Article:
Thursday, October 1, 2015

Taking a Look at Price Spreads from Farm to Consumer

Flour, white, all purpose, per pound1
Year Retail price Farm value Farm share
  Dollars Percent
2000 0.29 0.05 17
2001 0.30 0.05 17
2002 0.31 0.07 21
2003 0.31 0.06 20
2004 0.30 0.07 22
2005 0.32 0.06 20
2006 0.33 0.08 26
2007 0.36 0.11 32
2008 0.51 0.15 30
2009 0.50 0.10 20
2010 0.48 0.10 20
2011 0.52 0.13 25
2012 0.52 0.14 26
2013 0.52 0.14 26
1Retail price is the price per pound for white, all purpose flour sold in all package sizes.
Source: Calculated by ERS, USDA using data on retail
prices from the Bureau of Labor Statistics and data on
farm-gate prices published by USDA agencies.

Friday, February 13, 2015

New Report Confirms Biotechnology Crop Growth

By USW Policy Specialist Elizabeth Westendorf
At the end of January, The The International Service for the Acquisition of Agri-Biotech Applications (ISAAA) released its 2014 report on the global status of commercialized crops with traits derived from biotechnology. The report, dedicated to the late Nobel Peace Laureate and renowned wheat breeder Norman Borlaug to honor his birth centennial, outlines global biotech production, areas of growth and the effect of biotech crops on farmers’ livelihoods.
Some of the key points from the report were: •Twenty-eight countries produced biotech crops commercially last year, involving 18 million farmers and 181 million hectares of land;
•Twenty were developing countries and 90 percent of the farmers from these countries were small, risk-averse and poor;
•Bangladesh was the newest addition, with Bt eggplant commercialized and planted in 2014;
•Repeat planting among farmers was at virtually 100 percent, indicating that farmers see economic benefits from the technology;
•Biotech food crops planted in 2014 included white maize, sugar beet, sweet corn, papaya, squash, and eggplant; U.S. regulators also approved the Innate™ potato, which is resistant to bruising and lowers the already low risk of human exposure to acrylamide, a potential carcinogen, traits that directly benefit consumers;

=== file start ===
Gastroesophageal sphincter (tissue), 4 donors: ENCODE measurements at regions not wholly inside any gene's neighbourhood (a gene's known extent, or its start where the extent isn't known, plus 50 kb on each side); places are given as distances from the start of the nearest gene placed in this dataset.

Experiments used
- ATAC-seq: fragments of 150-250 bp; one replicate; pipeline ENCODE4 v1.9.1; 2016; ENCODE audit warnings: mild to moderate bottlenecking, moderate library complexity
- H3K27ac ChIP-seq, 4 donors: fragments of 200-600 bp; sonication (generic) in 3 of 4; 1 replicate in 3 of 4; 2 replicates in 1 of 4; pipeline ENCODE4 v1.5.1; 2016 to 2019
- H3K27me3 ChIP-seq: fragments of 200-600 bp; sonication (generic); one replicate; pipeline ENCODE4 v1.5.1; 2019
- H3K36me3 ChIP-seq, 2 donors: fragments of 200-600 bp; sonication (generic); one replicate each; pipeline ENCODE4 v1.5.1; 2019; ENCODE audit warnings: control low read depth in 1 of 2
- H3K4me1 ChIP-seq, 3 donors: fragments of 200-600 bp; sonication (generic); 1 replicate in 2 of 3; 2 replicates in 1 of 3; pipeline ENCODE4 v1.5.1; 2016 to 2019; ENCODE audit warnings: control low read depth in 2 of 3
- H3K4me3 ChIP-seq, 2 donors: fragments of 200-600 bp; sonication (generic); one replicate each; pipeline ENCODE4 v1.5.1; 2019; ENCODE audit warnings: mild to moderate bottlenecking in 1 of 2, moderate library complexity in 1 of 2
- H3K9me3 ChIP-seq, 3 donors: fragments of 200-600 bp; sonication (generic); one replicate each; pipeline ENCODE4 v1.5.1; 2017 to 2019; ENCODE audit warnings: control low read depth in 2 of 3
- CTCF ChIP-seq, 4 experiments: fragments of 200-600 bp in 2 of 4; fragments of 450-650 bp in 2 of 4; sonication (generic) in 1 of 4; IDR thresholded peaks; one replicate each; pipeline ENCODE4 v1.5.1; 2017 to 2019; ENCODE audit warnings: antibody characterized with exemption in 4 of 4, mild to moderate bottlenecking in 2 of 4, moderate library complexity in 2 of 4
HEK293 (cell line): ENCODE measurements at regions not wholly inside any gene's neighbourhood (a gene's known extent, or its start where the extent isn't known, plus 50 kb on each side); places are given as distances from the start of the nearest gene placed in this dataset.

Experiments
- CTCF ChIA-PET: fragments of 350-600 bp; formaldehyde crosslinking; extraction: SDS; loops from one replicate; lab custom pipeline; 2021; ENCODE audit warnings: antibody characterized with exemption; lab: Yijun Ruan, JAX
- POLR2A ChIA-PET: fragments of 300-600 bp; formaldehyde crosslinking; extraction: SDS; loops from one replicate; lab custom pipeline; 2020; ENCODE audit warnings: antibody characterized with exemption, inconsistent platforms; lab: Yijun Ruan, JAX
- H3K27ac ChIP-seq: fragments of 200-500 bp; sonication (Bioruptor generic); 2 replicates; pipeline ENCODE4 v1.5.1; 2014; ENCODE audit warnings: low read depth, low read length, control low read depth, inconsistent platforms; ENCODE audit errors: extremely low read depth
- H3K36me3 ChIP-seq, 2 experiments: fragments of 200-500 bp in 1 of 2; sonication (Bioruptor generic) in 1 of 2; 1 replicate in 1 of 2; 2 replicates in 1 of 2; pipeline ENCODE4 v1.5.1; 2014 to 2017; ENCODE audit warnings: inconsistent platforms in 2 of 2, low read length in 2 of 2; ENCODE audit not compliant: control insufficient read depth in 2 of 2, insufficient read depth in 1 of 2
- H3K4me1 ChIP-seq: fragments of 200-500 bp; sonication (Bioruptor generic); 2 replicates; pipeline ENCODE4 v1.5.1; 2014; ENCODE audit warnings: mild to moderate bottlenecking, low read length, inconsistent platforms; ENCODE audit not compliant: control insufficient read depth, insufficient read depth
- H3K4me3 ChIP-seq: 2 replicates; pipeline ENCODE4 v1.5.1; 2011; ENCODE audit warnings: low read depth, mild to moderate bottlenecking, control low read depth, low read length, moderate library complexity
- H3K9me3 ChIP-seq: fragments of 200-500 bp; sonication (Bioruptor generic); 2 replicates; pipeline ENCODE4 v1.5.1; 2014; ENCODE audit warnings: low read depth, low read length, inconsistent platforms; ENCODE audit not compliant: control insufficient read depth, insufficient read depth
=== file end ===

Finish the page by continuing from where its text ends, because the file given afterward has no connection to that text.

•Thirty-eight countries granted 3,083 regulatory approvals for 27 biotech crops and 357 biotech events since 1994, while Japan has granted the most approvals at 201 events.
The United States is still the largest producer of biotech crops, with 73.1 million hectares in production and eight different biotech crops commercialized. Last year, there was increased adoption of drought tolerant maize, which increased 5.5 fold from 2013.
Breeders are studying potential biotech traits in wheat in the United States, but also in Australia, the United Kingdom, China, Canada and other countries. A number of African countries are developing biotech varieties for staple crops that will help smallholder farmers, and field trials for drought tolerant and pest resistant wheat have taken place in Africa in the past.
The report also referenced a 2014 meta-analysis conducted by Klumper and Qaim, which analyzed 147 published studies on biotech crops over 20 years and confirmed the benefits of the technology. The study concluded that biotech crops on average reduce pesticide use by 37 percent, increase yields by 22 percent, and increase farmer profits by 68 percent. The authors estimated that the reduction in pesticide use due to biotech crops has kept 500 million kilograms of active ingredient out of the environment.
In addition to the huge successes in biotechnology, non-biotech innovation continues to show excellent results. The report highlights several types of technology developed for biotech research that researchers are applying with excellent results in non-biotech crop breeding.
The efforts by a vocal minority to create unwarranted fear of these innovations among the world’s consumers complicates the daunting task for farmers who must increase food production by 60 percent to feed a population that will top the nine billion mark by 2050. Wheat makes up 20 percent of human calories and farmers will have to produce more and better wheat, more efficiently and more sustainably in the future. We must recognize consumer choice, yet we must also consider all the options available to the people we depend on to feed us every day — and the ISAAA report reflects consistent growth in adoption of biotechnology even in the face of such opposition.

Friday, January 2, 2015


Sponsored by the Idaho Barley Commission and DL Evans Bank, 8:30 a.m. to noon. 
• Jan. 14 – Hampton Inn, Idaho Falls
• Jan. 15 – Burley Inn
Pre-registration required by Jan. 7 calling Kelly Olson at Idaho Barley Commission at 208.334.2090 or 208.409.9165, or emailing
FARM BILL & CROP INSURANCE WORKSHOPS – NORTH IDAHO, 8:30 a.m. to noon, with breakfast
• Jan. 12 – Craigmont - Community Center
• Jan. 13 – Lewiston – LCSC Williams Conference Center
• Jan. 14 – Plummer – Benewah Medical Center
• Jan. 15 – Bonners Ferry – Boundary County Extension Office
Pre-registration required by Jan. 7 calling Kelly Olson at Idaho Barley Commission at 208.334.2090 or 208.409.9165, or emailing
UI Extension Farm & Ranch Management Classes will begin Jan. 14, 2015, at Madison Senior Center in Rexburg from 1:00 to 4:00 pm (classes will run 6 consecutive weeks). Pre-registration required by Jan. 9 by calling Ben Eborn at Teton County Extension, 208.354.2961 ($100 per operation).